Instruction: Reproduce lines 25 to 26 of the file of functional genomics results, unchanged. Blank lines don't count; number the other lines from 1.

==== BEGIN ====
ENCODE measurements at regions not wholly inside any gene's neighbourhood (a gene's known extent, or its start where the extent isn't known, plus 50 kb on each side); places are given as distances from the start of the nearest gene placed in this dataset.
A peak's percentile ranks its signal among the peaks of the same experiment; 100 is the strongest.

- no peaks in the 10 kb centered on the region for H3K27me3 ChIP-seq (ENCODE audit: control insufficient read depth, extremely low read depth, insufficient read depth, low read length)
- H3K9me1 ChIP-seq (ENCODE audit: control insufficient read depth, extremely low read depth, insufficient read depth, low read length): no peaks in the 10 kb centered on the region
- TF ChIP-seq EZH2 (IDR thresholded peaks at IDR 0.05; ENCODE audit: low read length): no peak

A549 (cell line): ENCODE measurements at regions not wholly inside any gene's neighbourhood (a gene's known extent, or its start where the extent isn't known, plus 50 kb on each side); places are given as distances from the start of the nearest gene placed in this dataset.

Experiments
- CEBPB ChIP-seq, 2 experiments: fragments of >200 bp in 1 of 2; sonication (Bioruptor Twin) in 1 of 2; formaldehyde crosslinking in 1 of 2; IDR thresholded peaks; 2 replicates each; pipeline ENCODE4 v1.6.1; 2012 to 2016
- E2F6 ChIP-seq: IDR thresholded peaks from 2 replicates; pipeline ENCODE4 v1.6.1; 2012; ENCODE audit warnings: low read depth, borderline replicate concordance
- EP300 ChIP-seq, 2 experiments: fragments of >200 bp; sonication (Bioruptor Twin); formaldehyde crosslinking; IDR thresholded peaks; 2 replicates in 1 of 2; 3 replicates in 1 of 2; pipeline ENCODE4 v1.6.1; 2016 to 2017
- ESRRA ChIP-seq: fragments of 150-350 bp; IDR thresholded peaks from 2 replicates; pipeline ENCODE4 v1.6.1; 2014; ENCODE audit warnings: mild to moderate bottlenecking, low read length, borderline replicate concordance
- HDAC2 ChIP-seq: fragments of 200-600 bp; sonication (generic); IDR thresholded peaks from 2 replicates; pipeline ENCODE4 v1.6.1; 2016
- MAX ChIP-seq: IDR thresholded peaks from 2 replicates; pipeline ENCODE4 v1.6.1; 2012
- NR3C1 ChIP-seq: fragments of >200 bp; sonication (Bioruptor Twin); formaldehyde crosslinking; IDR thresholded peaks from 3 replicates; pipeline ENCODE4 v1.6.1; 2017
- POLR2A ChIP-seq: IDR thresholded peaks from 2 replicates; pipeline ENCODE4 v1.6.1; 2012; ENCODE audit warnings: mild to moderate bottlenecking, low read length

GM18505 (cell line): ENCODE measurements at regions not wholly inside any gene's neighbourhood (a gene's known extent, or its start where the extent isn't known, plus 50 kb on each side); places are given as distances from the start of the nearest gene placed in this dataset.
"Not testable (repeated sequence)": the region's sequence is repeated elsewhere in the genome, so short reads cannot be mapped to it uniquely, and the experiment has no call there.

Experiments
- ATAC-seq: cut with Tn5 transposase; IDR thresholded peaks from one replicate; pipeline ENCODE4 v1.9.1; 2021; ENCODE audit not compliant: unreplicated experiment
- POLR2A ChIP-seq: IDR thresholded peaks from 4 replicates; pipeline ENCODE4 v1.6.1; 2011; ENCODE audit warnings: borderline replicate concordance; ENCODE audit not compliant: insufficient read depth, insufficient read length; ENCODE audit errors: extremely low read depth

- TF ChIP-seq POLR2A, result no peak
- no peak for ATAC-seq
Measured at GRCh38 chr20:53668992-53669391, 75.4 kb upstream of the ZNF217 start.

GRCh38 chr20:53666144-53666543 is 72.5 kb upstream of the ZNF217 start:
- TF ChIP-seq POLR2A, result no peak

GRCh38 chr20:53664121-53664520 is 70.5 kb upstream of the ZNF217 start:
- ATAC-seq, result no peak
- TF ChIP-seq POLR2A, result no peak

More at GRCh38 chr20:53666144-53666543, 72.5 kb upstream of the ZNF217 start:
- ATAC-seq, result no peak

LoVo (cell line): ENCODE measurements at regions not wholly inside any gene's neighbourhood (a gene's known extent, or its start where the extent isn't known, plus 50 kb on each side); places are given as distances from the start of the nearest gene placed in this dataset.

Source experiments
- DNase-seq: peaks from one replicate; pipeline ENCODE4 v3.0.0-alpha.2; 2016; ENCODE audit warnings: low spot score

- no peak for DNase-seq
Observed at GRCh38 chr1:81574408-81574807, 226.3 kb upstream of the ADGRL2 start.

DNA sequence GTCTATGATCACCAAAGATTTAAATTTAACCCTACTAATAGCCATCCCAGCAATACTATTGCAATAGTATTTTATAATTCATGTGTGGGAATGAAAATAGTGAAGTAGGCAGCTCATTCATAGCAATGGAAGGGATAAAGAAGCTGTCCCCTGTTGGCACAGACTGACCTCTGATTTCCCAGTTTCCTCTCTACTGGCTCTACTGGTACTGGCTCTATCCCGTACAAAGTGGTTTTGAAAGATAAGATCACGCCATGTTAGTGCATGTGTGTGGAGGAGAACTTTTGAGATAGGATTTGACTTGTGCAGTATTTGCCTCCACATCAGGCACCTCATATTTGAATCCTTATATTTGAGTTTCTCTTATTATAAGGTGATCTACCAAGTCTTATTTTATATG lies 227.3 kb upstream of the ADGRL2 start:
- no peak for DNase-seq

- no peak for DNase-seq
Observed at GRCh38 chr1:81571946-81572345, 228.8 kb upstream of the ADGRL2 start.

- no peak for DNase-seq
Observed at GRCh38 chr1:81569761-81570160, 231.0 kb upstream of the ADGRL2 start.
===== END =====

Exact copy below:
- TF ChIP-seq POLR2A, result no peak

GRCh38 chr20:53664121-53664520 is 70.5 kb upstream of the ZNF217 start: